Puistokoulu School in Jyväskylä is a wooden art nouveau school building, situated on the north-east side of the city centre. The building was designed by Wivi Lönn, the first female architect in Finland who was able to establish their own architectural practice. Apart from being an architect, Wivi Lönn was also a master builder. As an architect, she was specialised in structural questions. She designed one of the first reinforced concrete structures in Finland to Puistokoulu School. The two-storey school building was completed in 1912, and it was the first publicly funded school in Jyväskylä.

Wivi Lönn lived in Jyväskylä from 1911 to 1918. Her own villa and several other private villas, designed by her, are situated in Älylä district in the south-west side of the Jyväskylä city centre. The architectural style of Puistokoulu School is very similar to the art nouveau wooden villas. In Jyväskylä area, she also designed several buildings to the industrial community of Säynätsalo.

In later days, a mixed assortment of high-rise blocks has risen around Puistokoulu School, but thanks to its extensive site it has retained its character as a local landmark. The new extension, completed in 2010, further reinforces the school’s significance in the townscape. Based on an invited design competition held in 2008, the extension, designed by architect Sari Nieminen, compromises both additional facilities for the school as well as a daycare centre.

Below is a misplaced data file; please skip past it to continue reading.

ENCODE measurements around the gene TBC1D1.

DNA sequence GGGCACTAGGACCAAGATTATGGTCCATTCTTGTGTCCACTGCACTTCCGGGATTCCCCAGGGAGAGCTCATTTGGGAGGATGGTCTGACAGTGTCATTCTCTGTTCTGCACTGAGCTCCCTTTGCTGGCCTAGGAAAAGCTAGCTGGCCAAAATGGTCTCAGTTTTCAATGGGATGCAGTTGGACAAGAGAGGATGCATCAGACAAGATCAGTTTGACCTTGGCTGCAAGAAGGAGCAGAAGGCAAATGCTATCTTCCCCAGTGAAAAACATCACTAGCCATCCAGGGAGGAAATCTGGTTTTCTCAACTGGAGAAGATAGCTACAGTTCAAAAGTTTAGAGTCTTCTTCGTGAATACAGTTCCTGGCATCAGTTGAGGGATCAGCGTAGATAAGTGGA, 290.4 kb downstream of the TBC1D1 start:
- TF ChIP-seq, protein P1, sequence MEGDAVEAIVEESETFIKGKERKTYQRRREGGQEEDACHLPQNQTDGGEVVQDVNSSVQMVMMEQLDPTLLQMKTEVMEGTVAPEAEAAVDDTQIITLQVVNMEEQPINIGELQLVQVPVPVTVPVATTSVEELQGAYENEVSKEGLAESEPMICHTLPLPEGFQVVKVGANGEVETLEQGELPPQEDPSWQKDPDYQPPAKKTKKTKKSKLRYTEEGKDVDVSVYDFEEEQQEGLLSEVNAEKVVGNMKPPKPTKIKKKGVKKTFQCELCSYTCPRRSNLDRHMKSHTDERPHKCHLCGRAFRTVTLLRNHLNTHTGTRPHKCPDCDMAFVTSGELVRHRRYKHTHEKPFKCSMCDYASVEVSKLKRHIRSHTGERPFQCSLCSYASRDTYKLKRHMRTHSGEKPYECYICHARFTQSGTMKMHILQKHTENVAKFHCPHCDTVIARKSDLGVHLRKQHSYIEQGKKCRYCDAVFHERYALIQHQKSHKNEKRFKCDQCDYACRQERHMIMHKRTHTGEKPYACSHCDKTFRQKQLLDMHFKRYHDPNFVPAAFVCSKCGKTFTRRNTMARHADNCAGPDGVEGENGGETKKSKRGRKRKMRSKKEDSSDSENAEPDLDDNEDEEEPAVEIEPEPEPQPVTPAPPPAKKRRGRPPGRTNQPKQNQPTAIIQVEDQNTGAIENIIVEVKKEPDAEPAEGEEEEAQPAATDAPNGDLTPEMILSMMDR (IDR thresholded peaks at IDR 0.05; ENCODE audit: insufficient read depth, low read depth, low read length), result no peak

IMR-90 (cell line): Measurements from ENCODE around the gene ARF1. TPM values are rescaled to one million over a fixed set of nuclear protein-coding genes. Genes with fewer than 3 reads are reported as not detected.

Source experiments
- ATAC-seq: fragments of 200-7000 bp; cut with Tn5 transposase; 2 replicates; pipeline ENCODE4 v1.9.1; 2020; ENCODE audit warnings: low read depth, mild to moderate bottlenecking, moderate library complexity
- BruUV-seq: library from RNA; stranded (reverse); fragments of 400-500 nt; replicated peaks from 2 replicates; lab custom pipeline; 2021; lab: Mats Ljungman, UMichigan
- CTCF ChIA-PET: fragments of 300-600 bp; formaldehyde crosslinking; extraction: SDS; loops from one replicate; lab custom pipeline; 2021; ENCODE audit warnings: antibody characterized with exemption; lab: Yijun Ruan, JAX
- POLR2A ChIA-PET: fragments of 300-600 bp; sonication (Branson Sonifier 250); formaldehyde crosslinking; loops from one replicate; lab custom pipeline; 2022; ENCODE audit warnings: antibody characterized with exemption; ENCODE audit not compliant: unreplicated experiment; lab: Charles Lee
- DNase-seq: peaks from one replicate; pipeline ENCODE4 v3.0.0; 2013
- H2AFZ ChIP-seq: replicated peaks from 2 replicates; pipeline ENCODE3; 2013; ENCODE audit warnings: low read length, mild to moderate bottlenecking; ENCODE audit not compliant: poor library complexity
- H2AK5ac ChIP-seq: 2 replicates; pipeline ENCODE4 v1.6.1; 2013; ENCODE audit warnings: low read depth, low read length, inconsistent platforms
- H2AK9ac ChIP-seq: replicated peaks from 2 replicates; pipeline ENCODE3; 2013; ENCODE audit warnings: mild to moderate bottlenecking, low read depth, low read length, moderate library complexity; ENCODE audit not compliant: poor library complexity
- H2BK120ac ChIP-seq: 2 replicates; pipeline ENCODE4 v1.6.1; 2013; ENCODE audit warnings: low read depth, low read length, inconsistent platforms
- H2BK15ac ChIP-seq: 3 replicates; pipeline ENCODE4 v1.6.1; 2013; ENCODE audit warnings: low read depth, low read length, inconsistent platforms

In order not to steal the leading role from Lönn’s building, architect Sari Nieminen kept the eaves line of the extension as low as possible, while the end of the extension is partly sunk on the sloping site. Additionally, the other end of the extension narrows down, leaving the south-west corner of the old building in plain view. As there was no certainty as to Lönn’s original colour scheme, Sari Nieminen decided for a black and white exterior with a range of greys employed in the interior – making the extension a neutral passepartout for the old school. Vivid colours in the interior are introduced in the interior by the bright curtains of the canteen. The rooms are organised along a corridor that winds its way through the building and widens out at the end facing the old building into an entrance hall that links the two floors. The building offers varied views across space at almost every step as you proceed.

The wooden school building’s refurbishment was completed in 2014.

Source: Kristo Vesikansa / Finnish Architectural Review 2/2011


Puistokatu 7-9, Jyväskylä
62.2462063, 25.7499231